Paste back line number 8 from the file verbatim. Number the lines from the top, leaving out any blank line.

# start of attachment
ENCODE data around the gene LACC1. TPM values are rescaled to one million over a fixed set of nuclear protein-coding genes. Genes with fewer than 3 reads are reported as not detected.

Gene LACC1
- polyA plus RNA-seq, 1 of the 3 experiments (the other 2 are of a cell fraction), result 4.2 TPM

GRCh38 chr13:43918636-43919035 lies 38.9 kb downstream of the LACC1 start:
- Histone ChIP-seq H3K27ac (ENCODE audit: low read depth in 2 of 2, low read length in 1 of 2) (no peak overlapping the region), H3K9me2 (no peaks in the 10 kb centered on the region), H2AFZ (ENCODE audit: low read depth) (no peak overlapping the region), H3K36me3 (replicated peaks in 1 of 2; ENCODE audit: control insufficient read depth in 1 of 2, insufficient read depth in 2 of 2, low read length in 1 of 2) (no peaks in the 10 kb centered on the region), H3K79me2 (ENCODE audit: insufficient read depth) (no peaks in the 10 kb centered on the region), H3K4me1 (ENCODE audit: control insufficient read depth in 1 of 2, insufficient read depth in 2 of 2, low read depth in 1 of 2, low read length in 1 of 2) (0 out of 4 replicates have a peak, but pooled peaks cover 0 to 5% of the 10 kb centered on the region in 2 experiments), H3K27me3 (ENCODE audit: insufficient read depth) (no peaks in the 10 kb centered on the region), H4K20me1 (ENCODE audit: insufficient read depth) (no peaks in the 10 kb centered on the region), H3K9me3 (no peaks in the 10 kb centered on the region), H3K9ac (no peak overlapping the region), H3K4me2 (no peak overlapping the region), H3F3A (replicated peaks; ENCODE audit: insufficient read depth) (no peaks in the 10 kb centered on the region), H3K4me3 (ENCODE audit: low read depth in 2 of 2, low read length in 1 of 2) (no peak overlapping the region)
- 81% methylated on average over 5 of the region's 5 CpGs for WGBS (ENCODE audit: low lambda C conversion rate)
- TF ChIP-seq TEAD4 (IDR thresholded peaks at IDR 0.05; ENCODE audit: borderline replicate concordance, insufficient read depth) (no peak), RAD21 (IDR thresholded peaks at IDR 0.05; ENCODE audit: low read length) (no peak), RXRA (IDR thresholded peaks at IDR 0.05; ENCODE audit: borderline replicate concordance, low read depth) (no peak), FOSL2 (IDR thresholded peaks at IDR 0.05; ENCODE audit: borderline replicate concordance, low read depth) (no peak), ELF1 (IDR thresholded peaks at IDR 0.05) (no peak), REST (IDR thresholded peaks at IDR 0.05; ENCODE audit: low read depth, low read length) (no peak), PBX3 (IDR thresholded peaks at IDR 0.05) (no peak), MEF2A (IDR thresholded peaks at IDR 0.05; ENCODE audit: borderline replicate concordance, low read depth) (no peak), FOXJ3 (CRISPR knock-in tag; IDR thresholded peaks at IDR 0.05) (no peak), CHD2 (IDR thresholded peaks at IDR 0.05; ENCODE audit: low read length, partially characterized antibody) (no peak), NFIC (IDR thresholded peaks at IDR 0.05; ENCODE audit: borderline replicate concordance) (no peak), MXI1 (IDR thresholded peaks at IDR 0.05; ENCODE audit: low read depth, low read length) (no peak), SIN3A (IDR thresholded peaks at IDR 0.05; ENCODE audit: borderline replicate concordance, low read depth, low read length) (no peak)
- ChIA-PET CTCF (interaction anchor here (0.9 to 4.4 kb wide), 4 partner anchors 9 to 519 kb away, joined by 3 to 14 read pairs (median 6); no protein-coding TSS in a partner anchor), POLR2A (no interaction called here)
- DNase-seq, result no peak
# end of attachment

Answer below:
- ChIA-PET CTCF (interaction anchor here (0.9 to 4.4 kb wide), 4 partner anchors 9 to 519 kb away, joined by 3 to 14 read pairs (median 6); no protein-coding TSS in a partner anchor), POLR2A (no interaction called here)